Security and customer service: Why they go hand in hand

On July 30, The Wall Street Journal published an article entitled “Ten Things Your IT Department Won’t Tell You." The article discussed ways users could circumvent IT security and other restrictions, in the interest of getting their work done. Reaction came swiftly, in particular from TechRepublic editor Jason Hiner, in a "Sanity Check" blog. Jason pointed out that following the advice might apparently make the jobs of users easier, but also would expose the company to computer security threats and to potential legal action.

I agree with Jason that users who follow these tips could cause problems. At the same time, I want to approach this issue from a different angle, and suggest that it illustrates how good customer service, in addition to making a working relationship more pleasant, actually enhances IT security.

She’s not the cheatin’ kind

She’s been cheated one too many times

She’s never fooled around

He’s still lyin’, she’s still cryin’,

She’s not foolin’ now.

This refrain, from the Brooks & Dunn song She’s Not the Cheatin’ Kind, echoes the common country music theme of infidelity.Now I’m no marriage counselor, I’m not endorsing infidelity and I’m not questioning or attacking the morals of users who circumvent IT policies. I will suggest, however, that such users do what they do because they believe, rightly or wrongly, that the IT department is unable or unwilling to help them achieve their objectives. In this way, they're like the spouse who seeks attention elsewhere. In both cases, the circumvention of policies is merely symptomatic, and may signal deeper issues.

I ran into a similar situation two years ago, at a law firm in Washington, D.C. There, the manager of the help desk told me that although the telephones in the firm had caller ID capability, this capability was lacking in the phones of the help desk. When I asked why, she said that some help desk analysts were deliberately avoiding the calls of “challenging” callers. By suppressing caller ID, she reasoned, this problem would go away. I responded by suggesting a better approach, namely to help the staff deal with these challenging callers, and to speak with those callers and their supervisors. In addition, I pointed out the possible unintended consequences of this policy: that the help desk analysts might become more reluctant to answer ANY calls at all.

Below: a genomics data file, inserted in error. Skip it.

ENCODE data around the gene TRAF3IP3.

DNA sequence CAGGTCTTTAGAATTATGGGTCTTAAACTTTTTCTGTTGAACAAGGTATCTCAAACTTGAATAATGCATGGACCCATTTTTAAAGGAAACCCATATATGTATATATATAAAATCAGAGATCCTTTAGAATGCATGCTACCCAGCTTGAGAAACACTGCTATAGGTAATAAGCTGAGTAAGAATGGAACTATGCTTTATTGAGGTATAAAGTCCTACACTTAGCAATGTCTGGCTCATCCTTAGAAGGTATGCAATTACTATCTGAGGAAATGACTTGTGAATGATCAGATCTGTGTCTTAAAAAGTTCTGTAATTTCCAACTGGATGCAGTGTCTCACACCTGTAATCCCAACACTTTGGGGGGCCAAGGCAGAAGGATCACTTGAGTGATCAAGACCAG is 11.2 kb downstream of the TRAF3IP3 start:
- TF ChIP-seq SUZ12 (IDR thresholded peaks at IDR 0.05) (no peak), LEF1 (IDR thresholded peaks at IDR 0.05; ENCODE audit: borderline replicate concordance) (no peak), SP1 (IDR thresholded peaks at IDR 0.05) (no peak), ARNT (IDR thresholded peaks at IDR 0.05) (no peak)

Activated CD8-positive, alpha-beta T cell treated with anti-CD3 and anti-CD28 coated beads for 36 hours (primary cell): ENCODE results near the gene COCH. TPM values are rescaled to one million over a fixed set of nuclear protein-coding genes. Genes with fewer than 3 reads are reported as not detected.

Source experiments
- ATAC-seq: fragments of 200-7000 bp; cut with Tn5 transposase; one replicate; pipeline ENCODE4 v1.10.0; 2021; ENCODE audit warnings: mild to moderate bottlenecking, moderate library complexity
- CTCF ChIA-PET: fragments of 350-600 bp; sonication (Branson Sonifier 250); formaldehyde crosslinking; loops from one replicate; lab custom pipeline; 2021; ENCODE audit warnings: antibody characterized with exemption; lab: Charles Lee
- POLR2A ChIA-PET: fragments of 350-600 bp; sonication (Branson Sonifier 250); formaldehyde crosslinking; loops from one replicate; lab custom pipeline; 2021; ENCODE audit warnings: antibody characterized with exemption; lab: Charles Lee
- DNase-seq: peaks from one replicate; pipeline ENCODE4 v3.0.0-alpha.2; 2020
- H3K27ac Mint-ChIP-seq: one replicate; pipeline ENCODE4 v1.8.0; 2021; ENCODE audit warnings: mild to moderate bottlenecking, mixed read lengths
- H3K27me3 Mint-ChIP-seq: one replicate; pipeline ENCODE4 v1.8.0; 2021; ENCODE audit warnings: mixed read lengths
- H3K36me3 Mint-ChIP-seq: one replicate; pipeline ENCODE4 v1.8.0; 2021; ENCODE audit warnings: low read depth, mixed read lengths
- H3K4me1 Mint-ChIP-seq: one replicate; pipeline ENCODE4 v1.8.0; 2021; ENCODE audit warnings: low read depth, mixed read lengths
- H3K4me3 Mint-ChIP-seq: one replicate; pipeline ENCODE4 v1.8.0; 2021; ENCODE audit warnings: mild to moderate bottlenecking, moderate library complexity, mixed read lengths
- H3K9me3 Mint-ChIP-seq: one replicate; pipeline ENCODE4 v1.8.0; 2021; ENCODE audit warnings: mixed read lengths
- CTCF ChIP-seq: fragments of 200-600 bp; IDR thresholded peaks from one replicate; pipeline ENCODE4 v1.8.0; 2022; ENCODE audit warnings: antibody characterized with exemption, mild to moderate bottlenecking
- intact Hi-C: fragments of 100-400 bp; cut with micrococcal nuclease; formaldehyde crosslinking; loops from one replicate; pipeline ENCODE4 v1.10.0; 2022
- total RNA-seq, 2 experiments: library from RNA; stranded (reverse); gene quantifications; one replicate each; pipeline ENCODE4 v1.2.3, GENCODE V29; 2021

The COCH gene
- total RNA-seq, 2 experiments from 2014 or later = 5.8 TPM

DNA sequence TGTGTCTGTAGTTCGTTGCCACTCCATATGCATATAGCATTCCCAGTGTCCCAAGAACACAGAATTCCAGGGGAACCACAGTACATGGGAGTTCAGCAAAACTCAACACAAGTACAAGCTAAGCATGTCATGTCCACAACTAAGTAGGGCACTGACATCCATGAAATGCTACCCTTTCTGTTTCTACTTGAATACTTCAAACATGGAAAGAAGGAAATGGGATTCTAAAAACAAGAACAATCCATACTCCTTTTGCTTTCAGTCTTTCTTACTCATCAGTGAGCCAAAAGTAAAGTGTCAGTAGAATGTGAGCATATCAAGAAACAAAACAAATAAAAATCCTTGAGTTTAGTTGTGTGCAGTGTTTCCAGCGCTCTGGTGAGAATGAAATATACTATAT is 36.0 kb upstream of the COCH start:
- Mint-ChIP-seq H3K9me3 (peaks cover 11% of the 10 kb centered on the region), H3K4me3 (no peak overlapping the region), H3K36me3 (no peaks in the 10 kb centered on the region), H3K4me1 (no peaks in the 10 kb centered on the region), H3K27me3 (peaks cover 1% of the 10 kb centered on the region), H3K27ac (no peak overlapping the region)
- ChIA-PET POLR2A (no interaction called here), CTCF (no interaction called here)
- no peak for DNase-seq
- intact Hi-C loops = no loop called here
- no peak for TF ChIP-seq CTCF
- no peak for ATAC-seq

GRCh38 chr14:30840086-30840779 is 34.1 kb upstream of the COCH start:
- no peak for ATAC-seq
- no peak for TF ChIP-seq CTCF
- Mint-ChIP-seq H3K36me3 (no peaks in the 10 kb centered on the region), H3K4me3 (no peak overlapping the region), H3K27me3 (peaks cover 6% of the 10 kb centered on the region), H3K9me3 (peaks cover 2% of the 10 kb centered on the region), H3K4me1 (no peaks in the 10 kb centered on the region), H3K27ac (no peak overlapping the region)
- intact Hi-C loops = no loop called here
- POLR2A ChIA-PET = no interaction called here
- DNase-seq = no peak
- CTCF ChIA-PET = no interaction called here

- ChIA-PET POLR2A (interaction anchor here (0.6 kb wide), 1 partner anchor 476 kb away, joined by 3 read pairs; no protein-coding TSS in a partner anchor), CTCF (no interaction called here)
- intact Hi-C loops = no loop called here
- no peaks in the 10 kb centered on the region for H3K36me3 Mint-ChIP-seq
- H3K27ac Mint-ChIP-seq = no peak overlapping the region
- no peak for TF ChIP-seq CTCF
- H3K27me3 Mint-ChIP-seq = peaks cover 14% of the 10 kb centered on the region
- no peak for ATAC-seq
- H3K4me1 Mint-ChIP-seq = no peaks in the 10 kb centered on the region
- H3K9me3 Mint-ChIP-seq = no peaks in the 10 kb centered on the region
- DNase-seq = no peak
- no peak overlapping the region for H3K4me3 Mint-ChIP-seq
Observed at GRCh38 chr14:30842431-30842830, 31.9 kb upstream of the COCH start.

So it is with the users who circumvent IT. It’s wrong, of course. However, remember that there’s a possible business reason for why they’re doing it. Consider talking with them to find out their needs. In particular, be creative and try to come up with alternative solutions that allow them the information they need, but which still leave your security infrastructure protected.

In other words, be careful about just issuing an edict about what they can and can’t do, and the sites they can and can’t visit. Doing so may simply induce them to try to defeat your policies, even if they previously weren’t really interested in doing so. On the other hand, showing customers that you’re willing to partner with them (and not be just a pain in the neck), will increase the chances that they’ll respect your restrictions. In other words, providing good customer service can help enhance IT security.

Questions or comments? I can be reached at


Calvin Sun is an attorney who writes about technology and legal issues for TechRepublic.


It's true that sometimes an end user circumventing security policies is just someone that feels the IT department is holding him/her back, and that there needs to be some kind of attempt to address the (perceived) needs of that end user. It's true that sometimes a policy of prohibiting certain behaviors is too broad and restrictive. On the other hand, there are times when such policies are exactly what they need to be, and an employee violating those policies can lead to tremendous problems and expenses for the company. Sometimes, when end users are prohibited from visiting a given website, it's because that website is loaded up with malware that can directly impact security. Sometimes, the end user needs to be restricted from certain behaviors, and that end user [b]needs to stop trying to get around those restrictions[/b]. If an employee is doing something that exposes the company directly to such risks, and is doing so in a manner that is obviously in violation of security policy, that employee may need to be disciplined or even fired. It's harsh but true. On the other hand, if the end user manages to get around the technical restrictions that would keep that end user from circumventing policy, or if the end user has reason to think it's "not that bad" because there are other, similar policies prohibiting behavior that [b]isn't[/b] detrimental to the company, the people in IT who institute such policies may also need to be reviewed. Violating security policy is bad, but diluting it with arbitrary and unnecessary restrictions is just as bad, in part because it can ultimately encourage people to violate security policy.


If IT is preventing the business from doing business, then they are shooting themselves in the foot. The business side of the company needs to make money, and IT should not get in the way of that. Your paycheck money doesn't get generated out of thin air! Check my blog for more on this topic:

Editor's Picks